May 16, 2018 1:35 pm

Justin Trudeau takes aim at nationalism, divisive politics in NYU commencement speech

Prime Minister Justin Trudeau delivered the keynote address at New York University's commencement ceremonies at Yankee Stadium on Wednesday, where he highlighted inclusivity within society.


Prime Minister Justin Trudeau took aim at nationalism and divisive politics Thursday on the home turf of U.S. President Donald Trump, one of the world leaders most criticized in recent years for his frequent use of those same tactics.

In his commencement speech to graduates of New York University, where he also accepted an honourary doctor in laws degree, Trudeau made an impassioned plea to those in attendance to reject tribalism and focus on finding ways to bring people from different backgrounds together.

Story continues below

READ MORE: Canada far from immune to populism despite Justin Trudeau’s progressive rhetoric: experts

“Here’s my request,” he said to graduates.

“As you go forward from this place, I would like you to make a point of reaching out to people whose beliefs and values differ from your own. I would like you to listen, truly listen, and try to understand them.”

Thousands of graduating students and their families gathered at Yankee Stadium in New York City to mark the occasion.

Trudeau was among several people receiving honourary degrees from the school.

WATCH BELOW: Justin Trudeau receives honourary law degree from NYU

His speech, lasting just over 20 minutes, focused on familiar themes: diversity, inclusion and a rejection of fear-mongering.

READ MORE: China ‘can’t stand’ Justin Trudeau’s talk of human rights, diversity, Ian Bremmer says

He also made a call for graduates to become leaders who focus not on winning an argument, but winning the broader battle for positive change in the world.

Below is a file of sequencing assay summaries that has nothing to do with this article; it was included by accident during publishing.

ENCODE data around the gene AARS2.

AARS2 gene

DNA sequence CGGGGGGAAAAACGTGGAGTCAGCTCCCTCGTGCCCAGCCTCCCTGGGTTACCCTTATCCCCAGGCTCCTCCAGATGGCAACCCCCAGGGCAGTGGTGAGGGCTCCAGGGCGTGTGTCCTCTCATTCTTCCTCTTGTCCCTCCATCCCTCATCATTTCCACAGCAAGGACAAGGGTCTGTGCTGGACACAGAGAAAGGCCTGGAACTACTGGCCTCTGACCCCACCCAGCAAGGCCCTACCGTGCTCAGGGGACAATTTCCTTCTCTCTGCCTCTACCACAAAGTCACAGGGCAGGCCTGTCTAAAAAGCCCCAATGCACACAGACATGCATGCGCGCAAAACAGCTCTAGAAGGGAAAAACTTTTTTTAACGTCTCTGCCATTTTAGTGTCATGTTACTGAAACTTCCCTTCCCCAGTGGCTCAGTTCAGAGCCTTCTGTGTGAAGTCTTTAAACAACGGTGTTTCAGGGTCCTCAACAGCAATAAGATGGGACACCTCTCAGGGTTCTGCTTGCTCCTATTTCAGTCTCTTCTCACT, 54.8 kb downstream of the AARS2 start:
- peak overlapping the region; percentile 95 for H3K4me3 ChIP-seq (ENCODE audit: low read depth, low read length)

To do that, he said, they will need to show they are willing to consider views that are different from their own.

WATCH BELOW: White House faces barrage of questions over Trump’s alleged “shithole” comment

“This is the antithesis of the polarization, the aggressive nationalism, the aggressive politics that have become so common of late,” Trudeau said.

“It’s harder, of course. It’s always been easier to divide than to unite, but it requires true courage. Because if you want to bring around people to your way of thinking, you need to first show that you are open to theirs.”

Trump, whose grandfather immigrated from Germany, rose to power on a campaign focused on demonizing immigrants and political opponents.

Since taking office two years ago, his term has been marked by repeated court challenges over attempts to ban Muslim immigration. Earlier this year, he was widely criticized for reportedly referring to African nations as “shithole” countries.

Report an error


Want to discuss? Please read our Commenting Policy first.